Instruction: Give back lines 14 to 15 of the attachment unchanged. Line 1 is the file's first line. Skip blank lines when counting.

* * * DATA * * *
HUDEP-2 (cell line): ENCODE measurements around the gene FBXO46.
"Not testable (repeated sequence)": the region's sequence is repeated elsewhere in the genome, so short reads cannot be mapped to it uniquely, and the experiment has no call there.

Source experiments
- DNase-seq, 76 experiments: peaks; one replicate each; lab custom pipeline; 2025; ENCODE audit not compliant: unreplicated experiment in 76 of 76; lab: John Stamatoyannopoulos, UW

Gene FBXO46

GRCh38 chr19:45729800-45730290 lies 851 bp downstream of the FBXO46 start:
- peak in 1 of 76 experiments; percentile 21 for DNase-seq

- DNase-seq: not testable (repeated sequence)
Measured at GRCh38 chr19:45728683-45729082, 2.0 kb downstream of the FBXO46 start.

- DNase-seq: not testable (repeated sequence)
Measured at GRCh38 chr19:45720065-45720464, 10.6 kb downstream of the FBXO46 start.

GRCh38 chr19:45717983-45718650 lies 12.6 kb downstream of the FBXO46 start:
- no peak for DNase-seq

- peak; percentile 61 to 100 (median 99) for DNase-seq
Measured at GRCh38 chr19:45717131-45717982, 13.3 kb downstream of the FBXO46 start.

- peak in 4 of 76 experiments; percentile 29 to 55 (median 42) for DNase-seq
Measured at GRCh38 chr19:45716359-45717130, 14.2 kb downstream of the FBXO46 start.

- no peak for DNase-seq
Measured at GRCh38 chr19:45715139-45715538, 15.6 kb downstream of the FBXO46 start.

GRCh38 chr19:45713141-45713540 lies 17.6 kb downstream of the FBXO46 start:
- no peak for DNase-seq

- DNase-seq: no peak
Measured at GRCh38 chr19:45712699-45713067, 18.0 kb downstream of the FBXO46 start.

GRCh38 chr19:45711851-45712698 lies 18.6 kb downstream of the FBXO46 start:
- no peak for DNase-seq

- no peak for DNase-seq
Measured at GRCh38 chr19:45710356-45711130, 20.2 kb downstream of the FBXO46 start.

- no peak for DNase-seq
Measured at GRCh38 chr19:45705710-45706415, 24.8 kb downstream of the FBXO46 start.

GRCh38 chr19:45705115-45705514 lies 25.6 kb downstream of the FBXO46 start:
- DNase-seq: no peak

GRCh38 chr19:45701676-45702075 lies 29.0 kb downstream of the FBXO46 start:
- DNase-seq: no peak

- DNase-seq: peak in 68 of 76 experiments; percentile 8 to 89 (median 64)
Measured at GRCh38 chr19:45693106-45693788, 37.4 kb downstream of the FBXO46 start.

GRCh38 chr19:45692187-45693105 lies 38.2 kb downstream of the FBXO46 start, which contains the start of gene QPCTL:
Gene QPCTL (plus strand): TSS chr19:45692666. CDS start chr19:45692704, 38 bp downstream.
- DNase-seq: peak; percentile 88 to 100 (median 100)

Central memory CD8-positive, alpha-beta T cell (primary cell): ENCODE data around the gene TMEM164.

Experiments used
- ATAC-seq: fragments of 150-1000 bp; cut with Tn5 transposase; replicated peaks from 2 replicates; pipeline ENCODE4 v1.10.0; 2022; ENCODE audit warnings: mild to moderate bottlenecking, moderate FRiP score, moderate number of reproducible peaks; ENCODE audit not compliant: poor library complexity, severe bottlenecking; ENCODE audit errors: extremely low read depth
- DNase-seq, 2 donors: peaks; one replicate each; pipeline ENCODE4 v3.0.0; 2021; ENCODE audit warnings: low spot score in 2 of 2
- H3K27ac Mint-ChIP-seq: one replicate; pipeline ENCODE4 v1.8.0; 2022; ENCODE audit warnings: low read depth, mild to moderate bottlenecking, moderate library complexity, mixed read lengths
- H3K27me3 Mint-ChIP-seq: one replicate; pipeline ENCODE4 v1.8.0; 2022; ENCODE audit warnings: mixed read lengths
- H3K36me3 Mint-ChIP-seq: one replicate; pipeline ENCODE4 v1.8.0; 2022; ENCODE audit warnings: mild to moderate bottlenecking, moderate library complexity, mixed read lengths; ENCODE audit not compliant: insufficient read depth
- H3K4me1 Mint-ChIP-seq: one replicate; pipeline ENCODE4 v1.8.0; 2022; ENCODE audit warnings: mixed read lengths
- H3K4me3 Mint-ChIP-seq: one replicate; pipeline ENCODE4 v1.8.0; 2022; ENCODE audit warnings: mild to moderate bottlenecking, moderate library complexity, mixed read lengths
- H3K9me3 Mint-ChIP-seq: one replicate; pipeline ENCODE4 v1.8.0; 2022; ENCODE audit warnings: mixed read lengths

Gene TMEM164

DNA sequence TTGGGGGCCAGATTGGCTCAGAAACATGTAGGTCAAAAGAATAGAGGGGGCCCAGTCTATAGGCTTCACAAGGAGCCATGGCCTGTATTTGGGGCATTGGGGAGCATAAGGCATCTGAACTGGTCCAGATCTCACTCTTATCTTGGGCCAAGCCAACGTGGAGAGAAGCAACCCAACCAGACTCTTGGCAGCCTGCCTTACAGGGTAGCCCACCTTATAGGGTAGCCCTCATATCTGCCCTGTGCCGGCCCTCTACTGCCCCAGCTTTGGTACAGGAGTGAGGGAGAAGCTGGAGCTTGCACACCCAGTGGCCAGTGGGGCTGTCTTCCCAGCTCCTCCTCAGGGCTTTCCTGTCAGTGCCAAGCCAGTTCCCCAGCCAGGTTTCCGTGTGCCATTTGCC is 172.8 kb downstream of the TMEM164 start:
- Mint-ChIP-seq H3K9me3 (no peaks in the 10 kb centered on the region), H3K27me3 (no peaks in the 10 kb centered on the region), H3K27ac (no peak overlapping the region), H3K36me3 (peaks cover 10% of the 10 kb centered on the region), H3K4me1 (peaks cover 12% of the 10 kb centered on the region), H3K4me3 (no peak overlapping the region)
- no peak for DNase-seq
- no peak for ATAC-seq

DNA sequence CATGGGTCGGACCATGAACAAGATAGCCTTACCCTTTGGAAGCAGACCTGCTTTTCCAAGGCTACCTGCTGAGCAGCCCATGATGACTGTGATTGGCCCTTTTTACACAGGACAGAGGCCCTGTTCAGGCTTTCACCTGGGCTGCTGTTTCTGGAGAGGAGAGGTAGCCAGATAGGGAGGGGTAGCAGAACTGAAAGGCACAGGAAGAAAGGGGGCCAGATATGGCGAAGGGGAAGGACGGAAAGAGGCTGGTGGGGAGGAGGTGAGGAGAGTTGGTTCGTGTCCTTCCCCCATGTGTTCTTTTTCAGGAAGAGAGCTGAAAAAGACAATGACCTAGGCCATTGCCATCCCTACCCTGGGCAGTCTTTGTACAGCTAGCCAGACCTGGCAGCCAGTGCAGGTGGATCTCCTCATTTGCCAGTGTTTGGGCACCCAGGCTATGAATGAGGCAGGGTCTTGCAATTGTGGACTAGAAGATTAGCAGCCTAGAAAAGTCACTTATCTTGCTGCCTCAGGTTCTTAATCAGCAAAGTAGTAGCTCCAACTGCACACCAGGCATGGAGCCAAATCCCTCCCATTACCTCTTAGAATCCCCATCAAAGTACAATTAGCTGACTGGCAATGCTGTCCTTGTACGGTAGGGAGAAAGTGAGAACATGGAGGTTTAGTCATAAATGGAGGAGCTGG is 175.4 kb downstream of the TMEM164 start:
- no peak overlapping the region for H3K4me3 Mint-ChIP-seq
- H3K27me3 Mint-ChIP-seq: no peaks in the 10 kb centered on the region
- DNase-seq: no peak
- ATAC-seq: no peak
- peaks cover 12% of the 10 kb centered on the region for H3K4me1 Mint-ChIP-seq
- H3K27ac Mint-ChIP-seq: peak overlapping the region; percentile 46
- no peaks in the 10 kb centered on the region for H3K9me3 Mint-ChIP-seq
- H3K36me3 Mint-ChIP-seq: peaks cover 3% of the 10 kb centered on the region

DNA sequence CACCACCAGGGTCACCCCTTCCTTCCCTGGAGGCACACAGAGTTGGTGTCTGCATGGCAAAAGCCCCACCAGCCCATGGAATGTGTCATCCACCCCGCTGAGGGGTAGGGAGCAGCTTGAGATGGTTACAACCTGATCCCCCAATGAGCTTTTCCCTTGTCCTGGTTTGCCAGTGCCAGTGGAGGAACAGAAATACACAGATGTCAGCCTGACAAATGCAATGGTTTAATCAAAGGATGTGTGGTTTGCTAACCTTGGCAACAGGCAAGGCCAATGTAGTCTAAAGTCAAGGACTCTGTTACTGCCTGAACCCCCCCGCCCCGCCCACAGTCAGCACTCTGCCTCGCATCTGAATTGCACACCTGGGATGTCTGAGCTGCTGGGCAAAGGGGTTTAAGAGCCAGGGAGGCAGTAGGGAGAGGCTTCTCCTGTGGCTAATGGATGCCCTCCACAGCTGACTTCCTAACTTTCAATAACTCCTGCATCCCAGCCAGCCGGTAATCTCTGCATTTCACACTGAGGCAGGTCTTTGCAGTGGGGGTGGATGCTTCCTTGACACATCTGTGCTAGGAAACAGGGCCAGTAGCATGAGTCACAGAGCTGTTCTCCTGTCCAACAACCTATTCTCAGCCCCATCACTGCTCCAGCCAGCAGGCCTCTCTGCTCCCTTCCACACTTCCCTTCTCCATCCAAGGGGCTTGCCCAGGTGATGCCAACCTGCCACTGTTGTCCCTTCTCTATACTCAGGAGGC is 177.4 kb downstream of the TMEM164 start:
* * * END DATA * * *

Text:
- peak; percentile 61 to 100 (median 99) for DNase-seq
Measured at GRCh38 chr19:45717131-45717982, 13.3 kb downstream of the FBXO46 start.